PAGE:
In the strongest gesture of reconciliation with the United States since the 1979 Islamic revolution overturned the U.S.-backed regime, President Mohammad Khatami praised Americans on Sunday.
"I take this opportunity to pay my respects to the great American people, and hope to have a dialogue with the American people and about the United States in the not too distant future," he said.
The offer could prove to be the moderate president's biggest gamble in his effort to steer Iran away from the influence of the hard-line clergy, which has been in power since the revolution.
In today's edition, the Washington Post quoted a senior Clinton administration official involved in U.S. policy toward Iran as saying the United States is ready for a dialogue.
"We're ready to sit down with them face to face, government to government, if it's authoritative. . . . If that's what he's talking about, it's a potentially positive statement," the official said.
A good word for the United States has been unheard of among Iranian leaders since the revolution toppled the U.S.-backed shah and installed a clerical government led by the late Ayatollah Ruhollah Khomeini. The revolution-era slogan, "Death to America," still is taught in schools.
Khatami, whose comment came at a news conference in response to a question about whether he favored mending ties with the United States, did not say what form the dialogue should take.
Asked whether he would go beyond the American people and talk with their government, Khatami said: "The U.S. government is, after all, the U.S. government. It has been elected by the American people, and we respect that."
Sources close to Khatami said the president would deliver a similarly forward-looking speech intended for the American people for Christmas. Further details were not available.
The United States severed ties with Iran in 1979 after Islamic militants loyal to the revolutionary government stormed the U.S. Embassy in Tehran and took 52 Americans hostage for 444 days.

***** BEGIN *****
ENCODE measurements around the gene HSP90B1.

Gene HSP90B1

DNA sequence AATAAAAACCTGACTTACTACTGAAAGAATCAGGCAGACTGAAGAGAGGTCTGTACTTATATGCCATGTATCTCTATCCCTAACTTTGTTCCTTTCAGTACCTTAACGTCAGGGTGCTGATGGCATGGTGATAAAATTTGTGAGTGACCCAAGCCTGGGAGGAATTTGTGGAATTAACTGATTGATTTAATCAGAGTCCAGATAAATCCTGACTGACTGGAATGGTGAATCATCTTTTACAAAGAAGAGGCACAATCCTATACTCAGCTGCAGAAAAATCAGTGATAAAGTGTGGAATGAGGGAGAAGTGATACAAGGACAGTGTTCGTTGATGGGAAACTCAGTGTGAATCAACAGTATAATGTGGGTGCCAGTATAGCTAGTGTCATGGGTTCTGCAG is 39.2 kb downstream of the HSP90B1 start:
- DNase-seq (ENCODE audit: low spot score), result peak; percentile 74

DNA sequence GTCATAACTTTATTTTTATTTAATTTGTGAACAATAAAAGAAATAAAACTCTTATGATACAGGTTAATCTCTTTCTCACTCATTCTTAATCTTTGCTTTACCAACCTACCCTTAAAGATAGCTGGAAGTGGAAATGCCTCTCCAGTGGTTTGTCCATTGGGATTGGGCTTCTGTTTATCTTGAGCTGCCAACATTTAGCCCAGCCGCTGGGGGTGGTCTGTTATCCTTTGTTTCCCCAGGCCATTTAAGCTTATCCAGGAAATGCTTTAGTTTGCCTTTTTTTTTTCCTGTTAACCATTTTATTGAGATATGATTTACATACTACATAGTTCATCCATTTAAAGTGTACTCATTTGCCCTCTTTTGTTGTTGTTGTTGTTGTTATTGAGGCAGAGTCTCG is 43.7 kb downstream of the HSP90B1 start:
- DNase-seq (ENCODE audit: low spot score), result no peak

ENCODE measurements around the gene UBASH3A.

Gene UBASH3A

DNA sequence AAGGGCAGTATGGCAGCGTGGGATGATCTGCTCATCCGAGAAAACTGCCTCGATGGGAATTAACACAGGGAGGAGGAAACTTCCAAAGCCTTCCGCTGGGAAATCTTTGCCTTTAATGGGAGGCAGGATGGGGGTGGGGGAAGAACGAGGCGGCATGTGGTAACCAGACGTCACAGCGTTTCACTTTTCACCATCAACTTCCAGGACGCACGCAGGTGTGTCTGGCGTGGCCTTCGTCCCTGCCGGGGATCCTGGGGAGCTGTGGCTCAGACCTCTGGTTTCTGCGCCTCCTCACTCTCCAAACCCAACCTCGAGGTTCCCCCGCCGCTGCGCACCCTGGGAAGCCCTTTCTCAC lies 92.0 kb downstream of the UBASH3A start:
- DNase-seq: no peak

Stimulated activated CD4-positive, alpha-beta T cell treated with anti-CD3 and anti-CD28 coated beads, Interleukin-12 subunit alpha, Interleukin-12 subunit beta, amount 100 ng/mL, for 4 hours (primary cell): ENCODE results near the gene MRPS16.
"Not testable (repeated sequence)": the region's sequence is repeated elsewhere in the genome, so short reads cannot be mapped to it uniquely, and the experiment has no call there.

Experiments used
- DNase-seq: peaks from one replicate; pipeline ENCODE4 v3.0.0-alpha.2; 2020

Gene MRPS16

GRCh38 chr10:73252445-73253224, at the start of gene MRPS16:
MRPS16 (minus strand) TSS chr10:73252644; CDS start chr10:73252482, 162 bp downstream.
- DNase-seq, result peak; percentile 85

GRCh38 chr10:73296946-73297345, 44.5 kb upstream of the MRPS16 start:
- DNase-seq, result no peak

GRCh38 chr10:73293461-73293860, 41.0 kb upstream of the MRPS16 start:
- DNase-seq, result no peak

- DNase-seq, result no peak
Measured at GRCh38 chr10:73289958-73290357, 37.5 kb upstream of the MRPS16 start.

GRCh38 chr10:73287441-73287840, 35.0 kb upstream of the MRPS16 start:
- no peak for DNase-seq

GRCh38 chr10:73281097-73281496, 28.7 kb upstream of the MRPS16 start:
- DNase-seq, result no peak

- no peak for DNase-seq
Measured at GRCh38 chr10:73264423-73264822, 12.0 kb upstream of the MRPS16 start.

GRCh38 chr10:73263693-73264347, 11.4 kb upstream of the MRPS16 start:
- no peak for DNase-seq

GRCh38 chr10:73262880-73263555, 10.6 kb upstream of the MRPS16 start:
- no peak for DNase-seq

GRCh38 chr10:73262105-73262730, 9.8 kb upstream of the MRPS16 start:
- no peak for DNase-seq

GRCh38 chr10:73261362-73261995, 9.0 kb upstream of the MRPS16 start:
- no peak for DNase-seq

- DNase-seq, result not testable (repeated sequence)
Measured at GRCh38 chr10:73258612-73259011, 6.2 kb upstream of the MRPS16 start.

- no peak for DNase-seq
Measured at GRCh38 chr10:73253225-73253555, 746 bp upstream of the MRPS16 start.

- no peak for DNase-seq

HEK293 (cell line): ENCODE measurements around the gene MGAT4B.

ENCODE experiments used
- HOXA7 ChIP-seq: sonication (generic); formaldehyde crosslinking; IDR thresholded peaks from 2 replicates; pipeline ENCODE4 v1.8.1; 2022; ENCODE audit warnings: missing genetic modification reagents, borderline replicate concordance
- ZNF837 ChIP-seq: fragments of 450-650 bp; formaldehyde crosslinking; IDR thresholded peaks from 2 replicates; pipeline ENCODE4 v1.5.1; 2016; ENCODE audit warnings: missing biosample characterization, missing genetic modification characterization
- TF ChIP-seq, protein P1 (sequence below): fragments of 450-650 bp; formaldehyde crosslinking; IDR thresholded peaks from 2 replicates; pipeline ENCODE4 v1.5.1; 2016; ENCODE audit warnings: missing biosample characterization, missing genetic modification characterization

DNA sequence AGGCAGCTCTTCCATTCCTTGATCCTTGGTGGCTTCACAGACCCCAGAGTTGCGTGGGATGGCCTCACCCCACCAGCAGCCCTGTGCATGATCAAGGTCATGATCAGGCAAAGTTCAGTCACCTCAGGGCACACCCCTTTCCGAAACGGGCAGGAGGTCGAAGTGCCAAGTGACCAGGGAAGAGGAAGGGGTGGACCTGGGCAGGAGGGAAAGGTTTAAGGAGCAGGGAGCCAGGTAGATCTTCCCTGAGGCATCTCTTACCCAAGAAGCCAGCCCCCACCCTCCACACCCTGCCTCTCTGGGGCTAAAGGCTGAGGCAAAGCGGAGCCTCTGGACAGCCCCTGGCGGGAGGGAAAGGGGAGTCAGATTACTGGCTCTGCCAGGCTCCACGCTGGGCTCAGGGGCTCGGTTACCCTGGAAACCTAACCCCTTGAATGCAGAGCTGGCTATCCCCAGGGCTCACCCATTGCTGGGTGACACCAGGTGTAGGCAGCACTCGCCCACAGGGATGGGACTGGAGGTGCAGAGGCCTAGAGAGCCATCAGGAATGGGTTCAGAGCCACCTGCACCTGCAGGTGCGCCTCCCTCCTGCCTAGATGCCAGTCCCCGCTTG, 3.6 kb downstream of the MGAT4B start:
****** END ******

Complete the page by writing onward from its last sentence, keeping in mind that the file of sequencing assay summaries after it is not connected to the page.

A resumption of U.S.-Iran ties is likely to be popular among Iranians who are tired of being cast as a pariah state by the United States and much of the West.
Although Khatami won by a landslide in May elections, his powers are limited. The final word rests with Iran's ultra-conservative spiritual leader, Ayatollah Ali Khamenei, who succeeded Khomeini. He had opposed Khatami's election.
Khatami, who has lived in Germany and speaks German and some English, has not referred to the United States as "the Great Satan" since taking office in August.
Despite opposition from many Parliament members, he chose as his culture minister a man who had been condemned for advocating direct talks with the United States three years ago.
During his news conference, Khatami chided American politicians for falling behind the times, saying the world had changed but not Washington's policies.
Over the past few months, Khatami has loosened the strict social rules imposed by the Islamic government that regulate everything from how women can dress in public to whether Iranians can watch foreign TV programs.
Khatami also has begun mending Iran's relations with other countries. Last month, its strained ties with the European Union were normalized. On Sunday, Iran's ambassador to Germany invited the German government to better relations that have been troubled by terrorism accusations.
At an Islamic summit in Tehran last week, Khatami bolstered ties with Arab countries, which had soured after the revolution. He also opened a new chapter in links to Saudi Arabia, Washington's closest ally in the strategic Persian Gulf region.
"I think Mr. Khatami is the first Iranian president who can speak to the world. With him around, it won't be business as usual," Fereidoun Barkeshli, a political analyst at the state-run Institute for International Energy Studies, said in an interview.
Meanwhile, the Israeli daily Haaretz reported today that the United States and Iran have held a clandestine dialogue in Europe.
The newspaper cited an unnamed former senior official in the Clinton administration who was involved in setting up the talks as saying the meetings began shortly after Khatami was elected.